Bradley: Like most coaches, I follow the game around the world. I've been fortunate enough to have the opportunity to coach on different levels. Those experiences help. The experience of coaching some really top players along the way is important, because your ability then to get across ideas and know that they've been at the top and make sure that the things you see in the game fit with things that they see in the game. Those are all important. I think like most coaches you have this combination of experiences, some of which come from your own work and then when you watch other teams in training, when you watch teams play, when you see what the game is like on the higher levels, you're constantly trying to move things further along. But it's the combination of all those experiences that get you to the point where now on the one hand you have your own ideas, but the game is always challenging you to stay fresh. Which teams, players and coaches over time have had the biggest influence on you? When I first met you back in the early 1990s, I recall the AC Milan teams of those years had a big influence.

Bradley: Those teams influenced a lot of people. It's like anything else: As you dig into how those teams came about, then you would read about how Arrigo Sacchi was a huge fan of the Liverpool teams in the '70s, the Liverpool teams that had very good players but really knew how to play as a team. So those were good teams. When you pay attention to soccer over the last how many years, you see someone like Sir Alex Ferguson and the way that his ideas, his way of putting teams together, has stood the test of time. Sacchi was so successful at Milan, then you see a guy like Carlo Ancelotti -- who worked with Sacchi in '94 as his assistant with the national team but eventually coached at Parma and some different places but ended up at Milan and kept some of the same ideas but tweaked things -- come up with using Andrea Pirlo in a role that up until that point was little bit unique. So you see the way teams play, you get a sense of how different managers run their teams. In what ways, specifically?

Bradley: Ancelotti, from the time he got to Milan, has been such a professional, steady presence in his teams. The expectations at Milan, with an owner like Silvio Berlusconi, with all the things that could go around, such a professionalism, such a calmness, it's no surprise now he's at Chelsea and already you hear players talking about the way things get done. That speaks for itself. I've been fortunate over the years to see Man. United train at different times, spend a little time with Sir Alex. And if you're ever at Man. United, everything that goes on inside that club, it has his personality stamped on everything. He's very bright. He's got a great way of being on top of everything.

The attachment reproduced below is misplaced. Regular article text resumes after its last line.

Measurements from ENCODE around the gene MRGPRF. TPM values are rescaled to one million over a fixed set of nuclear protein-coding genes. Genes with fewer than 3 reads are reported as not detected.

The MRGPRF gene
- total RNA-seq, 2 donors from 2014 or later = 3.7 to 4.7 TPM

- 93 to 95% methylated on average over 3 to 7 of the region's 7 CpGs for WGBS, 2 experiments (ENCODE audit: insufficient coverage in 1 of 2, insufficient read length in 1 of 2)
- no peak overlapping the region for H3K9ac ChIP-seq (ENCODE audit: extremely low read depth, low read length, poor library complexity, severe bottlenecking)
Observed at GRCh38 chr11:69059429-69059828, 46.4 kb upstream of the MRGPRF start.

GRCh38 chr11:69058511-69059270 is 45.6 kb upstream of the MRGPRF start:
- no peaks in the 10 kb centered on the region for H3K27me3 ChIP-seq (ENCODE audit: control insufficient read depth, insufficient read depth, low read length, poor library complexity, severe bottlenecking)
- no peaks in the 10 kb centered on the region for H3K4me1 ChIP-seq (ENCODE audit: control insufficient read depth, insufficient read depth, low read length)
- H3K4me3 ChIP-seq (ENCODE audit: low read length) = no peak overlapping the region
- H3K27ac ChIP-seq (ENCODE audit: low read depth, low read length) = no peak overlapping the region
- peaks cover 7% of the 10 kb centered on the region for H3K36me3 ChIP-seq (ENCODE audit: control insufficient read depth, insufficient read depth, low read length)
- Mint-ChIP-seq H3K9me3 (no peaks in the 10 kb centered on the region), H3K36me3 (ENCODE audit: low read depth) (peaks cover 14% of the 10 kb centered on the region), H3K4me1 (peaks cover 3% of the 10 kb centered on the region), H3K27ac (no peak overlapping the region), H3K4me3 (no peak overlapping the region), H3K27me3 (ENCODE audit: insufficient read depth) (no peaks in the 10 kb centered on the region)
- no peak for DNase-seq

There would be stories of guys he would ask ... I think it was Ryan Giggs in an interview said how Sir Alex had said, 'I heard you were out late the other night...' Just his overall sense of what was going on with all his guys, what was going on in Manchester, and Man. United has a very down-to-earth feel at the club. There's a cafeteria. You see them sitting in there, youth players, first-team players, that group of guys that have been there over the years, like Gary Neville, Paul Scholes, Giggs. All these guys just in terms of the way they train, the way they carry themselves, and I think this all stems from just the overall way that Sir Alex has for understanding what's important, how to deal with people, when to be hard, when to joke. So that I think is why in the world of soccer it's such a special situation that somebody has been there that long and has had that much success.

I've seen José Mourinho work. He's a got a great way with his team. His teams seem to have a real team spirit. They compete, but he's got a good feel for dealing with different kinds of players, getting the most out of guys. You always get a sense that the guys that have played for him along the way appreciated what it was like to play for him. So that's important. You put all these things together, you combine them with your own experiences. When you've coached players like Peter Nowak, Lubos Kubik, Hristo Stoitchkov and Youri Djorkaeff, and now on top of it, players that have strong ideas. I think it's always been something that you appreciate. Within the teams that I've worked with, I always appreciate people who come in and aren't afraid to say what they're thinking and have ideas. And then that challenge you and you challenge them. That type of working environment, I think, is pretty important.